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HP drops iTunes, taps RealNetworks for music

Computer maker's highly touted deal with Apple ends at last, with decision to distribute rival music software.

After several years of distributing Apple Computer's iTunes software with its new PCs, Hewlett-Packard is shifting its allegiances to rival RealNetworks' Rhapsody music service, the companies plan to announce Thursday.

The computer maker's decision to drop Apple has been widely expected, after the company said last summer that it would stop distributing an HP-branded version of the iPod.

The deal marks a new direction for HP, which had seen its entertainment products overshadowed by the power of Apple's own brand. Rhapsody will now be the default music-playing software on HP's new PCs and laptops, and beginning in spring 2006, HP customers will get a free 30-day trial subscription to RealNetworks' music subscription service.

"HP is committed to bringing consumers the best PC entertainment experience," HP general manager Bob Lund said in a statement. The computer company had wanted to provide "easy access to a leading subscription music experience," he said.

The deal also offers some potential to further RealNetworks' drive to move its music services beyond PCs.

RealNetworks Senior Vice President Dan Sheeran said his company had been particularly attracted to HP after looking at the computer company's plans for home entertainment devices, although the current deal extends only to HP's consumer laptops and PCs.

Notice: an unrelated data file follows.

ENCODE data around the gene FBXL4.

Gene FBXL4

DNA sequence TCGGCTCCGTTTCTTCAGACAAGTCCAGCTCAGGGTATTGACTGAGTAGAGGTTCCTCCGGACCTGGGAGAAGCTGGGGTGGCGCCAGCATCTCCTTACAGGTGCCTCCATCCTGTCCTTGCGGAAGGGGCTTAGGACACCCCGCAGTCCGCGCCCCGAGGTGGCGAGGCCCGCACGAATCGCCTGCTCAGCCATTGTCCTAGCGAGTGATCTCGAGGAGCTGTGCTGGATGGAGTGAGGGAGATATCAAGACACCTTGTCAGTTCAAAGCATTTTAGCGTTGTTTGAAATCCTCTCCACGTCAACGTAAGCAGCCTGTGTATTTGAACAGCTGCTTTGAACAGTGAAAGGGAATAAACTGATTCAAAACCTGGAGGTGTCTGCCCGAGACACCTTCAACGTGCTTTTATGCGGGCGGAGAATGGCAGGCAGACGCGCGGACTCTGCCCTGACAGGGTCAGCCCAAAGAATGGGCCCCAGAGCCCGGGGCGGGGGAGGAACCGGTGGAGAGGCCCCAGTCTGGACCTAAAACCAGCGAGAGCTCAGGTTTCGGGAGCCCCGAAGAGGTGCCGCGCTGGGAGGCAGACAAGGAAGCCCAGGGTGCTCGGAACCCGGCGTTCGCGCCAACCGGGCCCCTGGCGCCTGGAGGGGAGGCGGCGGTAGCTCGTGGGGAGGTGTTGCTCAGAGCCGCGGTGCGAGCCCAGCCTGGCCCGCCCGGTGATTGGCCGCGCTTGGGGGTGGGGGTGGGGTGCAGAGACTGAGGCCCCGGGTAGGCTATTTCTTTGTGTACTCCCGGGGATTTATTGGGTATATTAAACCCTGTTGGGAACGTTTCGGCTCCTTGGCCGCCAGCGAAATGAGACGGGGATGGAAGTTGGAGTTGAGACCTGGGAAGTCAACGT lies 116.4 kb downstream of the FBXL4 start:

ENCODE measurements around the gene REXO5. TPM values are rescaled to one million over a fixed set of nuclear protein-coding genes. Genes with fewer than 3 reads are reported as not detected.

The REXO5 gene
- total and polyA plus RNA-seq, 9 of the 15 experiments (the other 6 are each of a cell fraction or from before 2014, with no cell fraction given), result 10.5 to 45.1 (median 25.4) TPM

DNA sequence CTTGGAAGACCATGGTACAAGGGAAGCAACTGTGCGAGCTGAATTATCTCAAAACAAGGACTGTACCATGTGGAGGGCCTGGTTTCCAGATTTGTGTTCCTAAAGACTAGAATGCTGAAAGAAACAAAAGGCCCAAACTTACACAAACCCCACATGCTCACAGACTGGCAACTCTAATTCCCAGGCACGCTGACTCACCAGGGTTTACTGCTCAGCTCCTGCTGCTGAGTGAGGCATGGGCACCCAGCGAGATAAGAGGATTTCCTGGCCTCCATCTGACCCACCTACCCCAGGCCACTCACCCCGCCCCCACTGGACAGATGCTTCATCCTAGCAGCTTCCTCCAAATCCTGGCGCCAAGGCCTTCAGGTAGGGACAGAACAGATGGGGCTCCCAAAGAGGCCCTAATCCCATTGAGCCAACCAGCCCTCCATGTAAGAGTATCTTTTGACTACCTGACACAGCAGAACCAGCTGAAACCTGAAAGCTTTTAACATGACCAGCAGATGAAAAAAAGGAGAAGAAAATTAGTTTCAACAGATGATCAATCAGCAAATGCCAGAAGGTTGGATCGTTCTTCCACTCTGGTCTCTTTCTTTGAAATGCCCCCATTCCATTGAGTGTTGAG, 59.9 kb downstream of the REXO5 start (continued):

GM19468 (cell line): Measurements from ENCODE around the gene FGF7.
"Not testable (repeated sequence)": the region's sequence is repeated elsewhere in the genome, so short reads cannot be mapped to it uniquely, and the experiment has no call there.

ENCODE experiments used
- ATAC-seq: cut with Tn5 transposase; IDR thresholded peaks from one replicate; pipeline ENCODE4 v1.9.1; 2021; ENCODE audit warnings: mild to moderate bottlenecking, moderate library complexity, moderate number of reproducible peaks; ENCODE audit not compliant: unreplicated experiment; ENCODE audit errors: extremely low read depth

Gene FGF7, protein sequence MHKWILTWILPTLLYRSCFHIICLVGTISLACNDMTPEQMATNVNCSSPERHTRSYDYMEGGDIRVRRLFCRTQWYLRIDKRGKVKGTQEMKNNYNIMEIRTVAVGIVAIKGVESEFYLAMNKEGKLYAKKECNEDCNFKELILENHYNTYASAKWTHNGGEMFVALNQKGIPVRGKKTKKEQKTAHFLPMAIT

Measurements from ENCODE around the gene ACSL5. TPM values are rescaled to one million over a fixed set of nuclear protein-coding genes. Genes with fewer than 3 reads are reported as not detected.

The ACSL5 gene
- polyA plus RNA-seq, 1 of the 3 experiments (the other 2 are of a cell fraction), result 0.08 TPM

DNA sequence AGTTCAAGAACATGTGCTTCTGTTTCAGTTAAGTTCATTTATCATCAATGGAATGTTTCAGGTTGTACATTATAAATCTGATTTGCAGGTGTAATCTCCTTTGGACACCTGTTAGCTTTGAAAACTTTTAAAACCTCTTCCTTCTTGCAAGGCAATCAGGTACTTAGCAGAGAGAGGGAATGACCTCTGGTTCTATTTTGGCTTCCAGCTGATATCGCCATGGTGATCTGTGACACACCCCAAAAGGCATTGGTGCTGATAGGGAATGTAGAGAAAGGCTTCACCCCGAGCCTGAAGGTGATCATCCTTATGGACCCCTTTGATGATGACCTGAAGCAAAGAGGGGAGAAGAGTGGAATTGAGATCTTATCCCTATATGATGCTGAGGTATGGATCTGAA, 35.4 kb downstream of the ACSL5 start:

"When we look at HP's consumer product lineup, we get very excited," Sheeran said. "We view that as a great potential opportunity for Rhapsody to flow into other devices."

The first step toward that will likely be to develop a remote-control function that can be used with versions of Rhapsody running on HP's TV-connected Windows Media Center Edition PCs, Sheeran said.

HP's initial deal with Apple was launched exactly two years ago, at the 2004 Consumer Electronics Show in Las Vegas. Then-Chief Executive Officer Carly Fiorina made much of the company's decision to distribute its own version of the iPod. But the company ultimately found that its line of music players often lagged behind the Apple-branded devices.

RealNetworks also on Thursday is expected to unveil a separate distribution deal with cable giant Cox Communications, which for the first time will allow the music service's monthly fee to be included on a customer's cable bill. Sheeran said that could make it easier to retain subscribers.